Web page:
If you were the CEO of a large company, who would you turn to for help to recapture your lost mojo? How would you create, test and build new products? Big companies have been steadily getting worse at innovation, whereas startups have begun to eat the world. Small companies can move fast, take risks and attract talent.
The brightest minds of the next generation are spending their weekends building software in hackathons, quitting their jobs to build interesting startups and being investing in by incubators and accelerators. It’s a brave new world, but large companies are still looking for ways to become more agile.
A new trend is emerging where hot studios (that combine design, business and technology skills) are building startups from scratch for large companies. This new approach is reviving the patronage model from Renaissance Florence.
A value proposition is where your company’s product offer intersects with your customer’s desires. It’s the magic fit between what you make and why people buy it. Your value proposition is the crunch point between business strategy and brand strategy.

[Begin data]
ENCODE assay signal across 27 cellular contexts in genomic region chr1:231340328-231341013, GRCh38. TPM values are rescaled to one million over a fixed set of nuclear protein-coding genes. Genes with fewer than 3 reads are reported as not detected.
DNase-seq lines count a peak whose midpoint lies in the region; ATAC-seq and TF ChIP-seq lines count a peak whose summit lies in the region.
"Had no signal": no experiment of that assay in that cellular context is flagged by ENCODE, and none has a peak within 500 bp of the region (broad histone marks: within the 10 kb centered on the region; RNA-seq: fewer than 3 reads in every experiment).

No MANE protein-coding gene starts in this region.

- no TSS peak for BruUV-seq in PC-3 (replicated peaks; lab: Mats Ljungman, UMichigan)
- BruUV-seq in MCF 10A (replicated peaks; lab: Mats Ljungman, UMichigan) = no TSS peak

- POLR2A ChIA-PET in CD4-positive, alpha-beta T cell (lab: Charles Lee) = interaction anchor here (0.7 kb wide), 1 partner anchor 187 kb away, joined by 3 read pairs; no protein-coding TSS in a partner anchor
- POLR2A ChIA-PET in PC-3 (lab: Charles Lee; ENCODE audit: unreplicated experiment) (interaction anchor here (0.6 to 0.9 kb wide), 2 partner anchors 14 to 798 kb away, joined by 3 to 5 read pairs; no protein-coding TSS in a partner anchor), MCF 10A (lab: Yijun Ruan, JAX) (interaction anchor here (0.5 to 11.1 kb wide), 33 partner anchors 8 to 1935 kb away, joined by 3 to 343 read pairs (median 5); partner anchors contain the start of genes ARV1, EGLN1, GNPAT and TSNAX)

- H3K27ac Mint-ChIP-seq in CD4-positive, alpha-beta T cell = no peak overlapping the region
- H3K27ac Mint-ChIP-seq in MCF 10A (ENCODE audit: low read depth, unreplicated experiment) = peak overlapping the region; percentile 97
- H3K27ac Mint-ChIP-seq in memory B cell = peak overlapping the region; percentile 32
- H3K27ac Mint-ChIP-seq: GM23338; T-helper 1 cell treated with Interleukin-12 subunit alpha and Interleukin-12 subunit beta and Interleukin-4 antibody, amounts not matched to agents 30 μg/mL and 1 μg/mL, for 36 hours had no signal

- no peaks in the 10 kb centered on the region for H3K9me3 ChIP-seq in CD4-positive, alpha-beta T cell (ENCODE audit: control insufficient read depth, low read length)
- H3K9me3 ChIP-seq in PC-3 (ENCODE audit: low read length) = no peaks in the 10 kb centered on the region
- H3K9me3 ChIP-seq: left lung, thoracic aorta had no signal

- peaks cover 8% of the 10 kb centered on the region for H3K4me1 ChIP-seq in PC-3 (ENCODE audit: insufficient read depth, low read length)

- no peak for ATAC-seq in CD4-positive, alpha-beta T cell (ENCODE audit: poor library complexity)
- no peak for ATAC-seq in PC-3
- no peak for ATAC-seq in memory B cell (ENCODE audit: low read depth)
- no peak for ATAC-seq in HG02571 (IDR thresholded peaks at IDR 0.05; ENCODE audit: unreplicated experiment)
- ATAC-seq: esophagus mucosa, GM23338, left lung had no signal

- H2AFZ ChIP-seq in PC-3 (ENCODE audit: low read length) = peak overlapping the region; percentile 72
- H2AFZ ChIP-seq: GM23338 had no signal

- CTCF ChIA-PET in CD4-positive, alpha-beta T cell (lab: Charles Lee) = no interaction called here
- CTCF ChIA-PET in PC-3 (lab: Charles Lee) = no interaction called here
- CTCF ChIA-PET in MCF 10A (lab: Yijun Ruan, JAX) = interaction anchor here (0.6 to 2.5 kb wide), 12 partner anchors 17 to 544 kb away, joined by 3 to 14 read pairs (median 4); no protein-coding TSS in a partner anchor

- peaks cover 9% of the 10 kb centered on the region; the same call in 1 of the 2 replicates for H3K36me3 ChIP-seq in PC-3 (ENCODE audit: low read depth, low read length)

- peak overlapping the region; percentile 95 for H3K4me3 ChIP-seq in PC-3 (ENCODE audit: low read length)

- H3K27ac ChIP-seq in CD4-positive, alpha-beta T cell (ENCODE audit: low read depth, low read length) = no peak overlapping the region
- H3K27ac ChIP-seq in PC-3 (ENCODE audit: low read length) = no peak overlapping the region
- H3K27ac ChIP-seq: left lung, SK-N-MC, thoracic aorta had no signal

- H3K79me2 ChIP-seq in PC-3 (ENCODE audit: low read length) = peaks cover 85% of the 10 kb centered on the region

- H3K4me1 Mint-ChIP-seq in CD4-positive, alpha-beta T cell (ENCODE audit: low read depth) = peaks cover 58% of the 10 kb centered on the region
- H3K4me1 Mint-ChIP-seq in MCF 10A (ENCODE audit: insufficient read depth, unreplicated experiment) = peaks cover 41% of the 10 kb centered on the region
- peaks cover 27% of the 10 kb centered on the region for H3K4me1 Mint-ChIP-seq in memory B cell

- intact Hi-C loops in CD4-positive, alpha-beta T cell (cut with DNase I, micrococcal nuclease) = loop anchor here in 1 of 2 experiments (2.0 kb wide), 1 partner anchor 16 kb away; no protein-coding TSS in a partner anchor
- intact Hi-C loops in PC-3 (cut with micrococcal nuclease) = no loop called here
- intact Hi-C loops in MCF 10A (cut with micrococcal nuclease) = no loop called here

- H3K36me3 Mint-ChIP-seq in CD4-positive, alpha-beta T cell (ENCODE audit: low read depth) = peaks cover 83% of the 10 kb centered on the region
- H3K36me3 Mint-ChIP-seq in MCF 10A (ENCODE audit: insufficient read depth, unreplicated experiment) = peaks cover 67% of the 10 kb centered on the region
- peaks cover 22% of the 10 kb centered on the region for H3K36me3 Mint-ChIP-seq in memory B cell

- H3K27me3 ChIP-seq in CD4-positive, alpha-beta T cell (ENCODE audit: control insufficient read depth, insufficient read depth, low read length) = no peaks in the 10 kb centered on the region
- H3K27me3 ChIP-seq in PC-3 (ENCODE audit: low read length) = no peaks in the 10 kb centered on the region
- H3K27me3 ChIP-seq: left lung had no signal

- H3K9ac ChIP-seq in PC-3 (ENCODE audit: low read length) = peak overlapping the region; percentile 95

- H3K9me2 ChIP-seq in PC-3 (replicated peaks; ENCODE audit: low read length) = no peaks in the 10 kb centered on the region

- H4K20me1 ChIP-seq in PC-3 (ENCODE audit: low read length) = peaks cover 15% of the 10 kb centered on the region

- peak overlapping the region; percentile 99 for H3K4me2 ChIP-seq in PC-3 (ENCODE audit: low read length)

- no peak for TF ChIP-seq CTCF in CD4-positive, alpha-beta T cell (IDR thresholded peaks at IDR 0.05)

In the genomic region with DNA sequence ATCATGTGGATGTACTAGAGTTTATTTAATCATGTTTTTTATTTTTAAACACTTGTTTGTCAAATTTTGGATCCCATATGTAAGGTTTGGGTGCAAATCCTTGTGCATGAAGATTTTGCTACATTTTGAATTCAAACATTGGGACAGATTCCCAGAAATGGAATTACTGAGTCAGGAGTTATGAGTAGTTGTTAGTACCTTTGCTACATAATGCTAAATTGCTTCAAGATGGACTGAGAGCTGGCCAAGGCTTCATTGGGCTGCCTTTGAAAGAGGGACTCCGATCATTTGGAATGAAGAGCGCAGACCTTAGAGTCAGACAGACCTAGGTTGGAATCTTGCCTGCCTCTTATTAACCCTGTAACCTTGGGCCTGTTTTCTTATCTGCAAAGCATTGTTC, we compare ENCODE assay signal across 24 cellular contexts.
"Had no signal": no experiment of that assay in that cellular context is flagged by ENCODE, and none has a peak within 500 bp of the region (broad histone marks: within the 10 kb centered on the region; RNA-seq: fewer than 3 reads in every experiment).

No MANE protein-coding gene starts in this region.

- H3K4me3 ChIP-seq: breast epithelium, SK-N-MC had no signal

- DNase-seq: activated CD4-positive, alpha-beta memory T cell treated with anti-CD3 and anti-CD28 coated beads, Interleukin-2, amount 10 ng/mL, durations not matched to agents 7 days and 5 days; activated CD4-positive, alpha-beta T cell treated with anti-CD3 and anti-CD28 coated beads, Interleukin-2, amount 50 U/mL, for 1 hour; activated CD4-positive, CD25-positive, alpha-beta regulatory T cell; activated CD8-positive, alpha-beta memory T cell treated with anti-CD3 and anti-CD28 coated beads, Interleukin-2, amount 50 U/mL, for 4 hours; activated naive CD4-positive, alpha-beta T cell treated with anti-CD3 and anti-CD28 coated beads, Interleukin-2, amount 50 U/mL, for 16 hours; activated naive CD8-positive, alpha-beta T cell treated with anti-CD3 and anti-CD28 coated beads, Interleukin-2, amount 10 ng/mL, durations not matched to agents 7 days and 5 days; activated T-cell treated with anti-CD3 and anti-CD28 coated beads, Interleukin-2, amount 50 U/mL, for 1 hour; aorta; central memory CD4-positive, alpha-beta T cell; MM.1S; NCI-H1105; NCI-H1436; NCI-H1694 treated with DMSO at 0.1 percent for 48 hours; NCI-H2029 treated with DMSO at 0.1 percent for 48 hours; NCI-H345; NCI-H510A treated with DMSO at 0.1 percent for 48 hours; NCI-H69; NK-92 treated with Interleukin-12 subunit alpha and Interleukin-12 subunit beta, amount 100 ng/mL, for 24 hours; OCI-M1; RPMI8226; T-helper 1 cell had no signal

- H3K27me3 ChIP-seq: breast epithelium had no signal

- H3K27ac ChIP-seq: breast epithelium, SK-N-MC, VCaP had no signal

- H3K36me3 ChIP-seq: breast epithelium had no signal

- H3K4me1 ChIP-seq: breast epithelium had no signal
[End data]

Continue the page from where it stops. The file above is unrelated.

When you’re starting a new project or a new company you need quick and dirty tools to help you focus on executing things faster and better. Good strategy tools exist only to help you focus on getting the right things done. The value proposition canvas is a simple tool that quickly gets you to the ‘minimum viable clarity’ required to start building and testing.
Management consulting firms want to move into design, and creative agencies want to move into management consulting. It seems that everyone wants to swim upstream to the boardroom and consult on innovation, customer experience and design thinking. The widely held theory is that there are good margins in this type of work (and let’s be honest, it’s sexy as hell). But what no one talks about is that the high-end strategy work is actually important because it leads onto the multi-million dollar implementation projects that secretly feed the biggest global agencies
Over the years, I’ve worked in several of the grey areas between management consulting and design thinking so I’ve seen some of these macro industry changes first hand. The toughest part of my career has always been finding the chink in a client’s armour that lets us get close enough to the boardroom to ask the really tough questions. It almost doesn’t matter what the starting point is for a project if your goal is to get to the deeper issues inside a business. With all these shifting agency services, it’s hard for clients to know who to turn to these days for advice on big problems.
This is a guest post from my friend Tim Gouw who is a co-founder of the Dutch innovation agency Goweekly. Tim and Maarten have been working with clients on innovation, service design, business design and recently they’ve been helping clients with crowdfunding campaigns.